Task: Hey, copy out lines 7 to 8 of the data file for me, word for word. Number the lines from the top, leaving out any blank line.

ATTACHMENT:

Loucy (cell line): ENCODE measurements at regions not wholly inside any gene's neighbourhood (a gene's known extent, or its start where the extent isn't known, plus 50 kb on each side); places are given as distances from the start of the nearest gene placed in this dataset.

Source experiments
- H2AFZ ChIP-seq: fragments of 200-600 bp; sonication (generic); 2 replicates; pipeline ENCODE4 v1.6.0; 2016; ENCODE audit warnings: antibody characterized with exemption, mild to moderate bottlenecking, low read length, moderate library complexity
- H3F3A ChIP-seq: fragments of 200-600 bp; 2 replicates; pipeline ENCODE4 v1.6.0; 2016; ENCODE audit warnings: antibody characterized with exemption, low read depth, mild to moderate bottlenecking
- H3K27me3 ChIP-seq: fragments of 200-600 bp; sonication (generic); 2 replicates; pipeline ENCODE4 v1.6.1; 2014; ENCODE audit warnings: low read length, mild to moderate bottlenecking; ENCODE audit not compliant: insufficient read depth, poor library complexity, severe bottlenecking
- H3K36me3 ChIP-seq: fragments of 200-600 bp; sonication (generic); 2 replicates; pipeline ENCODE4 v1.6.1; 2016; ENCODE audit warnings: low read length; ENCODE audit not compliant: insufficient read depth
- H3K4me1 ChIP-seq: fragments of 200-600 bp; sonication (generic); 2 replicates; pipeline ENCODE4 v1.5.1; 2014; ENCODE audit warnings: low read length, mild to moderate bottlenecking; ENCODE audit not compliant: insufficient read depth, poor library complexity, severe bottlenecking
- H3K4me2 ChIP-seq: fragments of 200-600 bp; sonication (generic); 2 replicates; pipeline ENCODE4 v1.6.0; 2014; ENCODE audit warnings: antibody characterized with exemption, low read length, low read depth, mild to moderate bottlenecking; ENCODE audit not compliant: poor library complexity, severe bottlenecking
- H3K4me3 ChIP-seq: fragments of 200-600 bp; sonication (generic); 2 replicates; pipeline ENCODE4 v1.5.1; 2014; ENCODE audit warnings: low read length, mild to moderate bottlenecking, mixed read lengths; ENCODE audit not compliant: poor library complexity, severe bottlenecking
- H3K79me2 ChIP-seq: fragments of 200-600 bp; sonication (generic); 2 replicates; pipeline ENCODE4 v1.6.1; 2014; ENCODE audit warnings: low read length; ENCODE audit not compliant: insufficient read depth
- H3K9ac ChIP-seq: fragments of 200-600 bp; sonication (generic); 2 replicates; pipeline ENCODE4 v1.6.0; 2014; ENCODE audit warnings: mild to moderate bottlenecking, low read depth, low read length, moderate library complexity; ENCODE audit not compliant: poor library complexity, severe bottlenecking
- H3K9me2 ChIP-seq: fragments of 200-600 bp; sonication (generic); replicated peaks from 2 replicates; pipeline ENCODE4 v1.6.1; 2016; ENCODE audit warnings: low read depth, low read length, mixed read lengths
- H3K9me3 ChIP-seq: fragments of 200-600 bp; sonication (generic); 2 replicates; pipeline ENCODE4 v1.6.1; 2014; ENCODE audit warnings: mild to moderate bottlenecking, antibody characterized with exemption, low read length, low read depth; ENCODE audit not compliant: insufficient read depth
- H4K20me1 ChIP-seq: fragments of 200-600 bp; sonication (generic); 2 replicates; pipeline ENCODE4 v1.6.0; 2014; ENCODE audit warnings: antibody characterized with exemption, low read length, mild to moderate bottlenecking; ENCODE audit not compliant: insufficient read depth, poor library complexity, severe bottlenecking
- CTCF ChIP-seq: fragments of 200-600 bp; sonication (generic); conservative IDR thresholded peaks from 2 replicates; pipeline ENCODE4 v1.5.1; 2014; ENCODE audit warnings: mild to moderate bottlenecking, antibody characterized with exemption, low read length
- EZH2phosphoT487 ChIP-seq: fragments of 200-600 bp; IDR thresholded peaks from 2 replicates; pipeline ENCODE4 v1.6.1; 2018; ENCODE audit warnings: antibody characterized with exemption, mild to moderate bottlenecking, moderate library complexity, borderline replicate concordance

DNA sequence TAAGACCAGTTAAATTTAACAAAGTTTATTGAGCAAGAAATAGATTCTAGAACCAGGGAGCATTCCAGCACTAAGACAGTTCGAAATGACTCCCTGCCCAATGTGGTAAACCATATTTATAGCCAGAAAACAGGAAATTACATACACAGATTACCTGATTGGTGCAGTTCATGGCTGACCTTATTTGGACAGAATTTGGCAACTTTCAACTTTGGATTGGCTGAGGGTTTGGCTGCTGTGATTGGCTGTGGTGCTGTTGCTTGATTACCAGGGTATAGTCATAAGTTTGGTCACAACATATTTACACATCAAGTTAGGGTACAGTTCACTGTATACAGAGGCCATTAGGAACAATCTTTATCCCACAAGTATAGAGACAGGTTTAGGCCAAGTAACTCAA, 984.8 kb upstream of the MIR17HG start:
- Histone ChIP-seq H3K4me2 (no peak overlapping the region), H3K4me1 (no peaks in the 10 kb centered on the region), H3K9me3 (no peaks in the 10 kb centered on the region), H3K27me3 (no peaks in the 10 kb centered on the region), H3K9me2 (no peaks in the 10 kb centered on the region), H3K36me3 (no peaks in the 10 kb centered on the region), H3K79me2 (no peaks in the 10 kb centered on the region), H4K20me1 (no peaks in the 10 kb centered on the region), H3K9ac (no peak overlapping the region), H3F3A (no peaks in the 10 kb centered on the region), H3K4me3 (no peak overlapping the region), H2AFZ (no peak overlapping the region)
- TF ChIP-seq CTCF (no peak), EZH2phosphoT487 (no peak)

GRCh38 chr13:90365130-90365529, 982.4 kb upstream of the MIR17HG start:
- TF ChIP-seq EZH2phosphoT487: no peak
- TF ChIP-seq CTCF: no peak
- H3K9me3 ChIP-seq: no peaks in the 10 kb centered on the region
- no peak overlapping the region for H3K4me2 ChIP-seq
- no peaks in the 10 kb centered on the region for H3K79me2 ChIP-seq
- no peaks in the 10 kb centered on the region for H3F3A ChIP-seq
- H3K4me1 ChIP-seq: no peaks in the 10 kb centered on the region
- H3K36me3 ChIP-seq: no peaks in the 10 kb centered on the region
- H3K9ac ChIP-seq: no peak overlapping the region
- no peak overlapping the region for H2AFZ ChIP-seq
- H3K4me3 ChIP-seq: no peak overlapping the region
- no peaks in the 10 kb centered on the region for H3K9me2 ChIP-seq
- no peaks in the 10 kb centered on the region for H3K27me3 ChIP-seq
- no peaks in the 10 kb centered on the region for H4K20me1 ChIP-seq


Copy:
- H3K4me1 ChIP-seq: fragments of 200-600 bp; sonication (generic); 2 replicates; pipeline ENCODE4 v1.5.1; 2014; ENCODE audit warnings: low read length, mild to moderate bottlenecking; ENCODE audit not compliant: insufficient read depth, poor library complexity, severe bottlenecking
- H3K4me2 ChIP-seq: fragments of 200-600 bp; sonication (generic); 2 replicates; pipeline ENCODE4 v1.6.0; 2014; ENCODE audit warnings: antibody characterized with exemption, low read length, low read depth, mild to moderate bottlenecking; ENCODE audit not compliant: poor library complexity, severe bottlenecking